The Shock Doctrine review



I’ve been reading quite a lot of books lately, as you can probably tell from all the reviews which you can find in the book review category. As with the documentaries I choose to watch, they are mostly about globalisation, consumerism and the abuse of corporate power. These things underlie most of the problems we face today, eg. poverty, pollution, hunger, climate change and waste.

While each of these books is interesting and informative, seldom do you find one book that is brilliantly written, engrossingly interesting and thoroughly researched. The Shock Doctrine is that book. I read Naomi Klein’s first book, No Logo, a while ago. No Logo is widely considered to be the activist’s bible and it whet my appetite for more material on the topic of the effect of corporations on our lives, as well as other related topics. No Logo is the reason I have 10 books in a pile next to my bed, waiting eagerly for their turn to be read.

What has been really interesting is how the books that I have been reading have tied into each other. Through reading books like Confessions of an Economic Hitman and Globalisation and its Discontents, I had developed an idea of what has been happening around the world in the last 50 or 60 years. However, it was The Shock Doctrine that spelled it all out plainly and simply. In fact, Naomi Klein quotes from several of the other books I have read, that is how closely linked they are.

The Shock Doctrine looks at how natural disasters, economic disasters and wars have been used as a cover under which capitalist policies have been put in place. Some may say that capitalism is a good thing and that it is part of a democratic solution. One of the most interesting things I learnt from The Shock Doctrine is that capitalism and democracy seldom go hand in hand. It makes perfect sense, because capitalism generally benefits the wealthy few. In a democratic situation, the poor who do not benefit will outvote the wealthy. It is for this reason that capitalist policies need to be implemented under the cover of shock, often without the knowledge and always without the consent of the people.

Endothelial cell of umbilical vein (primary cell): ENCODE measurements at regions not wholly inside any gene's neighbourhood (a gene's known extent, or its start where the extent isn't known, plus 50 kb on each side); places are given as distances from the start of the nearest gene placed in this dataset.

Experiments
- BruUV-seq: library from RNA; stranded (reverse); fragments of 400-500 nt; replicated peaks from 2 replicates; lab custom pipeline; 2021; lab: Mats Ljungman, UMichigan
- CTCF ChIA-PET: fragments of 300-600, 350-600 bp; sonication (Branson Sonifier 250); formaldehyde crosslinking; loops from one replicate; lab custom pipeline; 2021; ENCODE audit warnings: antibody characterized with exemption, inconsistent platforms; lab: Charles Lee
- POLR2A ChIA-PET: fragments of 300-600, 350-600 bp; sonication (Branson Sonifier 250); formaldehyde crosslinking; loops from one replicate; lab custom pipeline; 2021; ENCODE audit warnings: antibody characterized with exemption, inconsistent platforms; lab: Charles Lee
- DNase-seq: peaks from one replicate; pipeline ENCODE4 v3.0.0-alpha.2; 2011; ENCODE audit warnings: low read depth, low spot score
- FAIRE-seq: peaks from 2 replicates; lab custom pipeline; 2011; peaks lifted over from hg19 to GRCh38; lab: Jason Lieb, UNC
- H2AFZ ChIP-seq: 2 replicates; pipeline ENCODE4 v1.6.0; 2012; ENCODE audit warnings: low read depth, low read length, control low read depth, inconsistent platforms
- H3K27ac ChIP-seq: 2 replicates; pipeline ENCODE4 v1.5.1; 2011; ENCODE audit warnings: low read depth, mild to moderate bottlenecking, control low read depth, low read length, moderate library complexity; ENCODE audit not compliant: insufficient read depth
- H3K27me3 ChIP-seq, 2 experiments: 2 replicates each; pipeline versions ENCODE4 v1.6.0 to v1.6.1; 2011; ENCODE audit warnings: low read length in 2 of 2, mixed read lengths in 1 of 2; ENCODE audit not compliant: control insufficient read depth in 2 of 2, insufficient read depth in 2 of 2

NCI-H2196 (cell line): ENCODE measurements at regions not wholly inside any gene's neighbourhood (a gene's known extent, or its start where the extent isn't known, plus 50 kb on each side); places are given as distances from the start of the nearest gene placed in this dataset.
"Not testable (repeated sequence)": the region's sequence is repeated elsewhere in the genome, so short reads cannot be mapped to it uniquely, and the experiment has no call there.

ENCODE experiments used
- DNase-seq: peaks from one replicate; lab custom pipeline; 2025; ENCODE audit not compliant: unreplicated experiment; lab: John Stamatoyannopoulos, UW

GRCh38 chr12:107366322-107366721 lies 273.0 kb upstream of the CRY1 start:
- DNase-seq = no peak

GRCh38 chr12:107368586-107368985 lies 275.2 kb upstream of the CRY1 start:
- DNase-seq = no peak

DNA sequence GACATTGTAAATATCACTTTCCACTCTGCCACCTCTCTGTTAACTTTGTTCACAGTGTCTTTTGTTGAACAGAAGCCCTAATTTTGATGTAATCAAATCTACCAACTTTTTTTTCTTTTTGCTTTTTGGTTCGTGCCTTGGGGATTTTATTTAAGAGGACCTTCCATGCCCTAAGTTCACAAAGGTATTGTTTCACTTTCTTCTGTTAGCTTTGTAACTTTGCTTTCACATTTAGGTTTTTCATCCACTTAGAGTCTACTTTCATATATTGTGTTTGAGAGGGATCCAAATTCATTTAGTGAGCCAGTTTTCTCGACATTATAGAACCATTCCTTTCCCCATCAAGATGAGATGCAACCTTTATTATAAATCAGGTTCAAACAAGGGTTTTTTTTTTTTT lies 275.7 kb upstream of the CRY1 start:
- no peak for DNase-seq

There is a chapter on South Africa, which was a real eye opener for me. So much happens in the background that we just don’t hear about. I found it very interesting reading about all the different countries and their economic history. Luckily it ends on a good note, because at times I felt like enlisting as a suicide bomber.

I strongly recommend that everyone read this book. One of the points mentioned in the book is that knowledge and understanding can negate or lessen the impact of shock therapy. The world needs the information in this book so that it can defend itself.

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2 responses to “The Shock Doctrine review”

  1. I briefly mentioned the chapter on South Africa in this review. The chapter is very interesting and explains how the ANC gained political power in 1994 but that economic power continued to be held by the World Bank and the International Monetary Fund.

    This explains why the ANC Freedom Charter, which the ANC still adheres to, says: “The people shall share in the country’s wealth… The mineral wealth beneath the soil, the banks and monopoly industry shall be transferred to the ownership of the people as a whole…”, and yet nothing like this has happened in the 15 years in which they have been in power.

    I stumbled across an article in the Sunday Times written by Ben Turok who has written a book titled: From the Freedom Charter to Polokwane: The Evolution of ANC Economic Policy.

    The book would make interesting reading for anyone eager to learn more about this topic. Especially now with the recent calls by the ANC Youth League for nationalisation of the mines.

    The article I found also makes interesting reading, giving a brief overview of what has happened with respect to the economic policies of the ruling party:

  2. Perhaps a bit top-heavy in the academic jargon area, but the journal, Mediations, has just published an edition focussed on South Africa, by mainly South African writers. So it could fill out the Klein chapter on SA: